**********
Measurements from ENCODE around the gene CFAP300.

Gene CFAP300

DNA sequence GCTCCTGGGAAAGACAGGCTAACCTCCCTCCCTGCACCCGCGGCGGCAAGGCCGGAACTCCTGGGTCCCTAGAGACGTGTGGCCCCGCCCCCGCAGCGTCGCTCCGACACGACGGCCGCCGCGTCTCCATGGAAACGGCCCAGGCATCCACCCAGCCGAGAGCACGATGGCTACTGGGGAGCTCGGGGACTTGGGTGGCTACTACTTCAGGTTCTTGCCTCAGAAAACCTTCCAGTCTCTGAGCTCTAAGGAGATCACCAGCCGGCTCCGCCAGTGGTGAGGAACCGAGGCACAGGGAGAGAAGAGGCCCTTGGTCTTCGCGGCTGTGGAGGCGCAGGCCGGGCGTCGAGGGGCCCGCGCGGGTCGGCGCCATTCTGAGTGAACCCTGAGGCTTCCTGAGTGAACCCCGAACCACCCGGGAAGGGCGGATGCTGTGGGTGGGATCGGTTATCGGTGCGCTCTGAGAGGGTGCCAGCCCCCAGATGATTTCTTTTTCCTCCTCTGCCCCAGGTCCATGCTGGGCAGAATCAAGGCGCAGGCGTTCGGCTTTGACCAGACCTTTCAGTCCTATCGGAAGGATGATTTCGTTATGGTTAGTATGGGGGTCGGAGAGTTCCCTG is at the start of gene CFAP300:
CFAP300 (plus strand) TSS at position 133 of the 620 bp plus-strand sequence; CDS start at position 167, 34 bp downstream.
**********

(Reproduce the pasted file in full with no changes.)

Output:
Measurements from ENCODE around the gene CFAP300.

Gene CFAP300

DNA sequence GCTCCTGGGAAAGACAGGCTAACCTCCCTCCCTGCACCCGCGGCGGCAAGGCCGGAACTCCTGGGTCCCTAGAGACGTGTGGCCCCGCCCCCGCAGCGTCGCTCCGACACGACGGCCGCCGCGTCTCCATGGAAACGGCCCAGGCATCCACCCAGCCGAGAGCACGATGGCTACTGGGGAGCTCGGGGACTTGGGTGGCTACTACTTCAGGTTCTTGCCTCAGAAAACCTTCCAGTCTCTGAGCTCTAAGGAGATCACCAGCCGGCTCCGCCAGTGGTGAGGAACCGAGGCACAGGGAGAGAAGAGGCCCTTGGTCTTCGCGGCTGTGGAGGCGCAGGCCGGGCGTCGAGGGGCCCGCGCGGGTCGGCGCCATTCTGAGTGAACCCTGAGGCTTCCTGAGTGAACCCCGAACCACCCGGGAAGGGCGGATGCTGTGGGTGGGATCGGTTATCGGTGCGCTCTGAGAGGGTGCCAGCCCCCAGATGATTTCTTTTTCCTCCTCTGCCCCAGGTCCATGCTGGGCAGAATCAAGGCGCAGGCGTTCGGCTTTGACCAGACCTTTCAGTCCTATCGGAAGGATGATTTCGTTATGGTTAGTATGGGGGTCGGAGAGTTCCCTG is at the start of gene CFAP300:
CFAP300 (plus strand) TSS at position 133 of the 620 bp plus-strand sequence; CDS start at position 167, 34 bp downstream.